Tag Archives: climate policy

Read with me – Climate-change policy: why has so little been achieved?

6 Nov

Been reading a verrry useful paper for my course by Dieter Helm today, on why he thinks so little has been achieved through climate change policy. It’s 27 pages, but big writing 🙂


It might be useful to read the executive summary of the Stern report beforehand too if you haven’t already.



Girl Swoon #3

31 Aug

This week I am proud to present my good friend and present flatmate (although, not for much longer… sob) Anna Collins as Girl Swoon #3! I’ve known Anna for a couple of years now through youth climatey stuff, but it’s been so great to get to know her better over the past 8 months and create our very own Flat Irresistible (that’s our house)! This year has been a pretty crazy, transitional time for both of us, and I am just so grateful to have had her in my life these past few months. So thank you Anna! Apart from all that smushy stuff, she also has the time and energy to be a complete badass in the UN. Read on.

Name: Anna Collins

Age: 25

Website: I blog about the UN climate talks here but apart from that I’m homeless on the great old world wide web. This is an example of something I’m working with a couple of people on though.

1) What do you do and why?

I dedicate my life to the climate movement. Because I like to climb mountains, when you get to the top the view is worth it. I follow the UN climate talks around. Because I don’t want to leave my future in others hands. I listen to music. Because without music life is meaningless. I make music. To let my soul out. I paint. To express what I can’t say with words. I write. To express what I can say. I go dancing. To feel free. I cycle. To escape. I work for the Green Belt Movement (for 2 more weeks). Because I like trees and this book changed my life. I live with Hanna. Cause she has stuff and I don’t…

I roam. Because I can’t seem not to.

I guess the most interesting of these to elaborate on is following the UN climate talks around. I am the UK tracker for the Adopt a Negotiator project. I just kind of fell into this last year through stuff I was doing with the UK Youth Climate Coalition and international youth climate movement. The Adopt a Negotiator project consists of young people from all over the world. We follow the UN climate talks around, following the policy and meeting with our delegations. We blog and use social media to try and make the talks understandable to the outside world. In the process we hope to open them up, make them more transparent and ultimately a two way process.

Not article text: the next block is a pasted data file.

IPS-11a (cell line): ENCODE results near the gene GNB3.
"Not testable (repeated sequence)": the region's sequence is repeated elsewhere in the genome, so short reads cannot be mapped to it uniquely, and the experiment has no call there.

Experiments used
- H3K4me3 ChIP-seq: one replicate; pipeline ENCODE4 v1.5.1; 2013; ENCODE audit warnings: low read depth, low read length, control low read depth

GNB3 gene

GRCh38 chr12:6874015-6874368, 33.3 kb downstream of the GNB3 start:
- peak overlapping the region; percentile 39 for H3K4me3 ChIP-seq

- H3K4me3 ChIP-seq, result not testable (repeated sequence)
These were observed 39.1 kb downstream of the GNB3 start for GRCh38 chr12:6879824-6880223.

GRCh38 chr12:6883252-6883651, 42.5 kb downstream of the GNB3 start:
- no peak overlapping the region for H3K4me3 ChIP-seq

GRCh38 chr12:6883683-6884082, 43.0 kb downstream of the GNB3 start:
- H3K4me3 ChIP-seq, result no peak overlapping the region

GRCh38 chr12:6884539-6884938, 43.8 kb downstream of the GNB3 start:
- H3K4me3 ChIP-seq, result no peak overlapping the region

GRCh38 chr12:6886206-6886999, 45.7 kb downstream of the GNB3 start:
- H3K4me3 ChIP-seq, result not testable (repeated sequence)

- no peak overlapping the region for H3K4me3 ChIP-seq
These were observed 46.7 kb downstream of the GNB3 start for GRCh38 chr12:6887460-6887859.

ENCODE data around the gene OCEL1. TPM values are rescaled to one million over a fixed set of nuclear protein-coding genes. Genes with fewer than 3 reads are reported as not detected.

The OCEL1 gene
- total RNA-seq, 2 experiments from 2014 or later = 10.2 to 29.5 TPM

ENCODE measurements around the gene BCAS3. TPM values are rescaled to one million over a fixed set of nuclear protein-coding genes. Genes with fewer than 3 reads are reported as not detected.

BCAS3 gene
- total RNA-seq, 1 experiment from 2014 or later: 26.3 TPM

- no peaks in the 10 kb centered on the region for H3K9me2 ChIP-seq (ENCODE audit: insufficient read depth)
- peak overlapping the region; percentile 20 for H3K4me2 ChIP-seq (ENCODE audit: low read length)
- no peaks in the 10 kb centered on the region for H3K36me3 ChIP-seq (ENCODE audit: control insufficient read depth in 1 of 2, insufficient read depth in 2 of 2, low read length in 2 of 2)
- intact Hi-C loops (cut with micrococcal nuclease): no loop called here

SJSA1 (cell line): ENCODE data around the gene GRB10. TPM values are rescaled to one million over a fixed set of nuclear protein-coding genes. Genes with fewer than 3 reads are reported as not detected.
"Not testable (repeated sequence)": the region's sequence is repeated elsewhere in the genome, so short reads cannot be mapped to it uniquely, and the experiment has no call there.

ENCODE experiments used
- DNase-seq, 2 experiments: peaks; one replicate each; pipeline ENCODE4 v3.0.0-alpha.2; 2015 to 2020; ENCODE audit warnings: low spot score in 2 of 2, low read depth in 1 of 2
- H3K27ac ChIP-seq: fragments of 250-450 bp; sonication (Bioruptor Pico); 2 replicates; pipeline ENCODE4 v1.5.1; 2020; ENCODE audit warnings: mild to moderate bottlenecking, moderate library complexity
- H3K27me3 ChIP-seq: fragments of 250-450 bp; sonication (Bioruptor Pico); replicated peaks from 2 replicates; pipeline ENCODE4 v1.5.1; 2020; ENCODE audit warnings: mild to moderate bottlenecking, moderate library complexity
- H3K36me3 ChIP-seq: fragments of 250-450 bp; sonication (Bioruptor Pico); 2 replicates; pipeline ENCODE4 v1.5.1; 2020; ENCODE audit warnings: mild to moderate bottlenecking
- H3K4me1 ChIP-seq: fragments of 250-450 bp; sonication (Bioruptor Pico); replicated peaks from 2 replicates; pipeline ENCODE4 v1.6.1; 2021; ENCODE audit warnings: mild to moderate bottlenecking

Each of the team take a very different approach to how we do this and what we write about. For me the UN is a soul destroying grey place and it is this that I try to first explain to people, and then change. I think these negotiations are really important,  if we want to solve climate change they are a vital piece of the jigsaw puzzle. But when they happen in grey places and are conducted by men in grey suits is it any wonder we are not making progress. The UN is an emotional place but no one is willing to accept that or let it influence the talks. I don’t understand that. Policy is important, but when the policy people forget why they are doing it then the policy they create serves no purpose. One of the things I like to dwell on a lot is the role of art, music, dancing – the things that make life worth living – and how they can help to make the negotiations a more constructive place where we can move towards a more constructive outcome. I hope through this we can start creating the amazing and beautiful future I know is possible.

2) Does being a woman affect your work in any way?

Each day I wake up and  interpret the world through female eyes.

The UN is a very male dominated world, everyone whether male of female is also working in a very white male way. Seeing it through female eyes I think gives me the opportunity to reassess this way of working and be more creative within it.

On the downside in life I often have to think about whether a situation I get into is safe because of the fact I’m a female. This pisses me off.

3) Are you a feminist?

No (insert late night flatmate debates with Hanna here!)

As women we get a shit deal in many situations, and we need to expose and end discrimination and violence against women but I don’t identify with the label and would never call myself a feminist.

For example when I read feminist books (I live with Hanna so there’s a fair few lying around) I keep getting told I should be pissed off that I don’t earn the same as men. But I question why should I value earning the same as a man? Shouldn’t we all be fighting to not be defined by what we earn, to be allowed not to care how much we earn once we have enough to keep mind body and soul together? To me forced equality is no better than inequality when it doesn’t respect what the individual soul values and desires

I’m a personist.

Every person regardless of gender has the right to value and be valued for what they want. Treated respectfully and equal to all others and not feel threatened for being that person.

4) What are your future plans?


Helping create a better, more beautiful world.

Doing it in time to get some sleep eventually

In the short term that means hitting the roaming life again,  first stop UN climate talks in China then on to Mexico, hopefully incorporating some overland travel…